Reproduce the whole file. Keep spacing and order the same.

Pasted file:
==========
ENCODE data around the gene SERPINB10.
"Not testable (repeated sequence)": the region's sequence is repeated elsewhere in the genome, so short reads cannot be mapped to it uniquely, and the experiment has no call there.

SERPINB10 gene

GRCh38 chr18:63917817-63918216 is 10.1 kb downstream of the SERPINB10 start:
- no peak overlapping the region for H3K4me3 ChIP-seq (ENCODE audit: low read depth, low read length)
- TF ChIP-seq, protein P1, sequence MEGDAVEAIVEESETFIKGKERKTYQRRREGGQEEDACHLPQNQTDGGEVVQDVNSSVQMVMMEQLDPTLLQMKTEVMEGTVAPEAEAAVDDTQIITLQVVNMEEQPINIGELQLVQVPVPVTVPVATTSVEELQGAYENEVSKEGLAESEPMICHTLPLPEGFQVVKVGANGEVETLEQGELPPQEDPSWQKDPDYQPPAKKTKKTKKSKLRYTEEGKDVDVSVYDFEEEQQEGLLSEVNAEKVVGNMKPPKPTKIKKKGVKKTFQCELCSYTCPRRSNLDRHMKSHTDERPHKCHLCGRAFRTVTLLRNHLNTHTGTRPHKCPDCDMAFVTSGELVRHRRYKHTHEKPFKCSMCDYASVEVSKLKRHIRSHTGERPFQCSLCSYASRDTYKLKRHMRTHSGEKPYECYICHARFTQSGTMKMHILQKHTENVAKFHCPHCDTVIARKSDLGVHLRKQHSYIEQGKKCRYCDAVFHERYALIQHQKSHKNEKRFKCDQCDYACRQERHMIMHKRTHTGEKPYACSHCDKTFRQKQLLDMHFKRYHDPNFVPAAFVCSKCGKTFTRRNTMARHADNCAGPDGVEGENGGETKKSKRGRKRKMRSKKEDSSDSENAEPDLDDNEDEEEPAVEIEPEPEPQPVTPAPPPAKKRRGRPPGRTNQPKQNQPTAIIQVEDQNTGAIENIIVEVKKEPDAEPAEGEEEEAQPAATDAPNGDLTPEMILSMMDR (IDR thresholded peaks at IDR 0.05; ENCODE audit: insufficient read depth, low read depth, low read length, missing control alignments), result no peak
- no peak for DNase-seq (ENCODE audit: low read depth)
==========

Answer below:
ENCODE data around the gene SERPINB10.
"Not testable (repeated sequence)": the region's sequence is repeated elsewhere in the genome, so short reads cannot be mapped to it uniquely, and the experiment has no call there.

SERPINB10 gene

GRCh38 chr18:63917817-63918216 is 10.1 kb downstream of the SERPINB10 start:
- no peak overlapping the region for H3K4me3 ChIP-seq (ENCODE audit: low read depth, low read length)
- TF ChIP-seq, protein P1, sequence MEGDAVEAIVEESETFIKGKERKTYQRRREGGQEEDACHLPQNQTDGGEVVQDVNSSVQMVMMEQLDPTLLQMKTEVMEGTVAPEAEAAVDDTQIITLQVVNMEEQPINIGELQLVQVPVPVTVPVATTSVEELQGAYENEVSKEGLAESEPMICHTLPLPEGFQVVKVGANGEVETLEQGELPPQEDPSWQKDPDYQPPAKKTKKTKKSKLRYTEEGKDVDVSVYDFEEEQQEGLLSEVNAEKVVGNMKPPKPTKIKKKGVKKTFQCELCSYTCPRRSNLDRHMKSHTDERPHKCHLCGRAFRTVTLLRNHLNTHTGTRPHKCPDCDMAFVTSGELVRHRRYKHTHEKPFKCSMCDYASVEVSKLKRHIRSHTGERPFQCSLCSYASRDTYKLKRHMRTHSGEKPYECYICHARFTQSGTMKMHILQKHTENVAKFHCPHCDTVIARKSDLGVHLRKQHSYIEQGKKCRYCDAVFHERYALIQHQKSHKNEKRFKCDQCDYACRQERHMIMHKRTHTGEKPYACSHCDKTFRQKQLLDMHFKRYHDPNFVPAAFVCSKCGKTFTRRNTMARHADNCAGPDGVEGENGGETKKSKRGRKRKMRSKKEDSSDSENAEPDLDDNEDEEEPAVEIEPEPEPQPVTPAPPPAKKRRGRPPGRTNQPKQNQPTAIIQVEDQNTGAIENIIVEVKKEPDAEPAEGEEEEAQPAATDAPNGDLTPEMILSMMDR (IDR thresholded peaks at IDR 0.05; ENCODE audit: insufficient read depth, low read depth, low read length, missing control alignments), result no peak
- no peak for DNase-seq (ENCODE audit: low read depth)